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Podcasting for Internal Communications

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How do organizations benefit from an internal podcast?

Time and again, I hear that employees can be inspired by a well-thought out and well-produced podcast. It’s a source of not just information, but a sense of community as well. Although cost-cutting is not usually an impetus for internal podcasting, it can be a result. At one global high-tech firm, switching from conference calls to podcasts saved the company more than $200,000 per year on its phone bill. In addition, employees in Asia no longer had to rise at an ungodly hour to dial in to calls originating in North America. Instead, thousands of employees across the world could time-shift and even place-shift their listening to an hour and location convenient for them.

How do you measure success?

You can count the number of downloads of your MP3 file and visits to your podcast page. More importantly, you may recognize increased employee engagement and better rapport between management and staff. One manager told me: “We’ll keep podcasting until someone tells us to stop. Both employees and leadership consider the podcast a success.” Another said: “People now know more about what’s happening in the company. We receive emails from employees asking questions that I know they wouldn’t have asked before we started the podcast.”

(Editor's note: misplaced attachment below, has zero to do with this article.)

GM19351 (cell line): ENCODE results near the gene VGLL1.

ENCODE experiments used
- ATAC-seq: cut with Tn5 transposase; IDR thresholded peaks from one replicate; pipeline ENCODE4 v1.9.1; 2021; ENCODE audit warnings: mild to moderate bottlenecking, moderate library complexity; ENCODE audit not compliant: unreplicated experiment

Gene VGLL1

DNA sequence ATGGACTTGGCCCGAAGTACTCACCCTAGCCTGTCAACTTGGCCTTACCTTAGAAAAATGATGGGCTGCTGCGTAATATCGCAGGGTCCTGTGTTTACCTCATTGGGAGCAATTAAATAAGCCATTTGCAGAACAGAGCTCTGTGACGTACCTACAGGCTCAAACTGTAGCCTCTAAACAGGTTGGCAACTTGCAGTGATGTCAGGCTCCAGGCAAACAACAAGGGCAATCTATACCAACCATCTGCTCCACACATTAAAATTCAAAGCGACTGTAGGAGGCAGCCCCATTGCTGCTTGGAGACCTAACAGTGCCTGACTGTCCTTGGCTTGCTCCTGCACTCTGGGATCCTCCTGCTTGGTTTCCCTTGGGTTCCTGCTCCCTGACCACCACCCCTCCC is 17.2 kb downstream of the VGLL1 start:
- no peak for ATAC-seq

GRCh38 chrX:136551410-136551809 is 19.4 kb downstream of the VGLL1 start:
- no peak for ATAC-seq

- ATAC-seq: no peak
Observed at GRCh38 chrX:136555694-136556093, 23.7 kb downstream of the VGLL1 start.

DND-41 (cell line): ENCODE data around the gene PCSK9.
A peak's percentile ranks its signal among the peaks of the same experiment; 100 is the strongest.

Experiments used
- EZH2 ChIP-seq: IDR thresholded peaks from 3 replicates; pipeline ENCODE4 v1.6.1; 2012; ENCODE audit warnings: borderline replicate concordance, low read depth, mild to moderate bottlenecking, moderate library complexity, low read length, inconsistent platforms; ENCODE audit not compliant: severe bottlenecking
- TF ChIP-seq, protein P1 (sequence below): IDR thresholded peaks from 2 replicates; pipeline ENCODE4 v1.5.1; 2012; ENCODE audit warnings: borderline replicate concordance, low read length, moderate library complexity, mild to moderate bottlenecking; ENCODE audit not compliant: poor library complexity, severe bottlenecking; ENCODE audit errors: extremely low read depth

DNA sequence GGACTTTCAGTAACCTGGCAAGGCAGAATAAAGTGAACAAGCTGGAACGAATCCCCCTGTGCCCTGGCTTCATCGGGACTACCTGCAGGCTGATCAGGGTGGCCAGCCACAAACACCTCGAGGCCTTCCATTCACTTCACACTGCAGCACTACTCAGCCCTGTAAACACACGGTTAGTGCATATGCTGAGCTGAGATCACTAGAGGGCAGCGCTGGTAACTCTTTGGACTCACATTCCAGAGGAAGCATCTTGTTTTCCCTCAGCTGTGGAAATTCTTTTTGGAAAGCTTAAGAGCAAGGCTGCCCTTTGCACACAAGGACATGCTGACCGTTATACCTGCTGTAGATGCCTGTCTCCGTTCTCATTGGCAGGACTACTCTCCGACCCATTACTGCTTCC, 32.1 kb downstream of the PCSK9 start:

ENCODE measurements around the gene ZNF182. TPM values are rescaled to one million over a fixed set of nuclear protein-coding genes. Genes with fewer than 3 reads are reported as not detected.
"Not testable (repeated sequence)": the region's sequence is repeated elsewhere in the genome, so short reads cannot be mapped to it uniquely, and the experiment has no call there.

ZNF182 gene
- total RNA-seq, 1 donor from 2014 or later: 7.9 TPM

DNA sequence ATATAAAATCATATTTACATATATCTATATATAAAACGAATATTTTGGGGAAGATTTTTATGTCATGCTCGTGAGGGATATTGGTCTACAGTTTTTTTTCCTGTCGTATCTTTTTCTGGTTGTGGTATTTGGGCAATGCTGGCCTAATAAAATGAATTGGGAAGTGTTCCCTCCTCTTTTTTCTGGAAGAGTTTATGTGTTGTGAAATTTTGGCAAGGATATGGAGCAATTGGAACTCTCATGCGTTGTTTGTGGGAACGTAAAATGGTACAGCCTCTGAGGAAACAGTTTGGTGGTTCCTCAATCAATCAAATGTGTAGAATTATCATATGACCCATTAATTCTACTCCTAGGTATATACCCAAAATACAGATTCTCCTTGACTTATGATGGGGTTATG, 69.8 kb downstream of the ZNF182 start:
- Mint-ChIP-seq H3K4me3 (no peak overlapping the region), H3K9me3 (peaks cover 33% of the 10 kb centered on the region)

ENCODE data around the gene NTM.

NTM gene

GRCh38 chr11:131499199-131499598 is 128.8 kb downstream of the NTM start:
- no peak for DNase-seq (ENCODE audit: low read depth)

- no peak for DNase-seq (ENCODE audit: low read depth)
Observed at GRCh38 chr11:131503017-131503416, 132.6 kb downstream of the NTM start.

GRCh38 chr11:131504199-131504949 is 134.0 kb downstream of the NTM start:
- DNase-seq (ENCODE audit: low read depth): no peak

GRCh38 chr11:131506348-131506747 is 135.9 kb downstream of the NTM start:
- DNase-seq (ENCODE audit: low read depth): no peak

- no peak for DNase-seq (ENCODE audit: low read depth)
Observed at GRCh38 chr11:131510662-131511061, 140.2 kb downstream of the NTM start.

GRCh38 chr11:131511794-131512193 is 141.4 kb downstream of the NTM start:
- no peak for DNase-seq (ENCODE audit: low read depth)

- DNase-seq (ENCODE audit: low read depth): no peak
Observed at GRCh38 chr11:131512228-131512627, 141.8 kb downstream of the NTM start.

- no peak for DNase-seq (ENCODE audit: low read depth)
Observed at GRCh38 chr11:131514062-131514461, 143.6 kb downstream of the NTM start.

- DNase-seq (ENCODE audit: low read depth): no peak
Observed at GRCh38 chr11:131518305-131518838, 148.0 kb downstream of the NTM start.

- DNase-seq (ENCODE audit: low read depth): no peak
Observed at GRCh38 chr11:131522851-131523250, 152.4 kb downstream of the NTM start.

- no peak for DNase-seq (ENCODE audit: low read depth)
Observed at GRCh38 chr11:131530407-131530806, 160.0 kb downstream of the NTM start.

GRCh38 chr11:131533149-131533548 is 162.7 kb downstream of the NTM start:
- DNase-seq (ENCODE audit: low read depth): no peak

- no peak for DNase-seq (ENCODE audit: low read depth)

How is a podcast made?

You can create a basic podcast with an inexpensive headset microphone, free audio-editing software (such as Audacity on the Mac or PC, or Garage Band on the Mac) and your computer. You’ll also need a server on which to store the MP3 files, plus a feed to distribute the podcast. The easiest way to generate a feed is a blog. Serious podcasters often invest in higher-end microphones, mixers and digital recorders, but the technique for creating a podcast is the same. Some organizations handle their own recording and editing; others outsource this job. Overall, technology is secondary; content rules. When planning your podcast, you have to decide how to best meet the needs of your audience. Should you try a talk-show format, a more casual conversation between cohosts, a comment-driven show or a simple audio address from the CEO? You also need to decide on a publication frequency. Weekly? Monthly? Perhaps you can produce a limited series of five or 10 episodes around a particular topic, then launch a new series for another area of interest.

Read more at http://www.business2community.com/content-marketing/sharing-stories-with-audio-podcasting-for-internal-communications-0398597#YulMxAW3sH0T14V5.99


By PodcastPeople Crew 02/06/2013 10:22 AM

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